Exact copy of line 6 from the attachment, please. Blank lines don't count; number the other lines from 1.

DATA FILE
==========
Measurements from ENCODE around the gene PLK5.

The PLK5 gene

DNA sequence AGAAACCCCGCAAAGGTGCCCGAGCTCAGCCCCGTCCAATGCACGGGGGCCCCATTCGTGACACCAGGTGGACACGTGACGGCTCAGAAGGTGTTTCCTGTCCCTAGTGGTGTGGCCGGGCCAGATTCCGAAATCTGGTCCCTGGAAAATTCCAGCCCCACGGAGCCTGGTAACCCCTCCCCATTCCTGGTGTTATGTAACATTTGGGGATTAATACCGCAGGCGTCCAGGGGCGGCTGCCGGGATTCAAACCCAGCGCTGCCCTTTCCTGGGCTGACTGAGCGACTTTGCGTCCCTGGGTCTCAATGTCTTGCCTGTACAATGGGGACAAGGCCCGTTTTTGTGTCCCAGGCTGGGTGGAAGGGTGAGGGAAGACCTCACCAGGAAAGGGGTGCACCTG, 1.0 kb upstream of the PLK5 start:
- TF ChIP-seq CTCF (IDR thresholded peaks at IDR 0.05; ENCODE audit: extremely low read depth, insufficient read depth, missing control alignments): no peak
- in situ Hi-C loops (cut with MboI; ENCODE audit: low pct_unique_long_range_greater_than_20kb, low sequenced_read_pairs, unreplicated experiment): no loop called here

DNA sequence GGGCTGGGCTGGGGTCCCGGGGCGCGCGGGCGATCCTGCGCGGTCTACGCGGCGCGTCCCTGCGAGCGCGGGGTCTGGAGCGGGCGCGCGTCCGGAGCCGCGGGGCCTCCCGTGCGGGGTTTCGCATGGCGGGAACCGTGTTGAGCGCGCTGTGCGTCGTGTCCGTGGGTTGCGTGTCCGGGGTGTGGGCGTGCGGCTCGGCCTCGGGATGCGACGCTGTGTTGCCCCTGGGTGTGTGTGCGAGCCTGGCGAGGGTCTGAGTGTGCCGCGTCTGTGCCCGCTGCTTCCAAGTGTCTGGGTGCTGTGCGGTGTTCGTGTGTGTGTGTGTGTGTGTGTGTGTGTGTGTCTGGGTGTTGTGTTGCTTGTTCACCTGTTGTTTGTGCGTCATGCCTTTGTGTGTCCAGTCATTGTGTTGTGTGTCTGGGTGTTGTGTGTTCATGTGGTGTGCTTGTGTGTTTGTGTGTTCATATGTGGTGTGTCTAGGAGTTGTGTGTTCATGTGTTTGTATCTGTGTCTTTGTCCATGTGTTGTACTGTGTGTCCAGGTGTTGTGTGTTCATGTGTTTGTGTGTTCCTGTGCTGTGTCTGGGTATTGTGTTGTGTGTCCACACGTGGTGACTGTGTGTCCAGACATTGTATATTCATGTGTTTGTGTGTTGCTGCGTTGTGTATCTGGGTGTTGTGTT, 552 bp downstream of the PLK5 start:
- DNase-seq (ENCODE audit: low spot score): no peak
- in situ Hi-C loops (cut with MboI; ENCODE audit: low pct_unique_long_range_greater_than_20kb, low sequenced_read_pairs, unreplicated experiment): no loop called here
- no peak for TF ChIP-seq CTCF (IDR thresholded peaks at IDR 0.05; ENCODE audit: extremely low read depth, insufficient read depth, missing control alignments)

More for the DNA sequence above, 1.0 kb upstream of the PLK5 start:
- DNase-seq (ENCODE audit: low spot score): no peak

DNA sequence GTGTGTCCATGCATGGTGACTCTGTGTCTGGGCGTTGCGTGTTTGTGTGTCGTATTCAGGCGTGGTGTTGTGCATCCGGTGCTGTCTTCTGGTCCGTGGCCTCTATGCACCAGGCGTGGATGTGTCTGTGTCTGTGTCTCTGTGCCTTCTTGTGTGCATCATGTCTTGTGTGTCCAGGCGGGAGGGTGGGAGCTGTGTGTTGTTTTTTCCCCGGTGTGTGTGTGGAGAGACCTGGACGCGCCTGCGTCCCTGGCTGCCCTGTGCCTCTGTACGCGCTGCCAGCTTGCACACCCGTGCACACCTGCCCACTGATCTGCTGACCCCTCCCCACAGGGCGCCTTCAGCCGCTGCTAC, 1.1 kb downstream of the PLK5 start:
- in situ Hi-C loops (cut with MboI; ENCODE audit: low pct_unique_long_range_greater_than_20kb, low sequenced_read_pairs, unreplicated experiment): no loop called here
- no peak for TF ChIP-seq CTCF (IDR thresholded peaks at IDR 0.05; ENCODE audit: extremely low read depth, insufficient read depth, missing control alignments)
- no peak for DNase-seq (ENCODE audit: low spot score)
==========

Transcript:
DNA sequence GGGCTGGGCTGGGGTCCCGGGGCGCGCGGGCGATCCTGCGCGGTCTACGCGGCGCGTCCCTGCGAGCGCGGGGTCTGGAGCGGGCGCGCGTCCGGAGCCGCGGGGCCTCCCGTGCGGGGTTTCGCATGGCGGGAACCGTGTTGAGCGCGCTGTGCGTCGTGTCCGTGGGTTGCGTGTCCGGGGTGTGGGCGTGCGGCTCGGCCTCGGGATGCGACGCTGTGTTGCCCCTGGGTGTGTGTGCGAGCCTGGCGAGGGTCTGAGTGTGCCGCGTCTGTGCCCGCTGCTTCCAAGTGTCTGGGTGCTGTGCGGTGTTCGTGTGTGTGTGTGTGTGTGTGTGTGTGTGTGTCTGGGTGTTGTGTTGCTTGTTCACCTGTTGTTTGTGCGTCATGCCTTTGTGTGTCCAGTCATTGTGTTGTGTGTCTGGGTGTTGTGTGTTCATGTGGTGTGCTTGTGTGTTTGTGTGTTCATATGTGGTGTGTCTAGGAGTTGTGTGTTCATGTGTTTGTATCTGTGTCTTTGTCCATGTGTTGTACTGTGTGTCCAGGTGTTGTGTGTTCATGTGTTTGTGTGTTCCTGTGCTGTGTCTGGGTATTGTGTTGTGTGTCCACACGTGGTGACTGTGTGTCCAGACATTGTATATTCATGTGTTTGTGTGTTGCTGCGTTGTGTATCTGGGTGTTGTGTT, 552 bp downstream of the PLK5 start: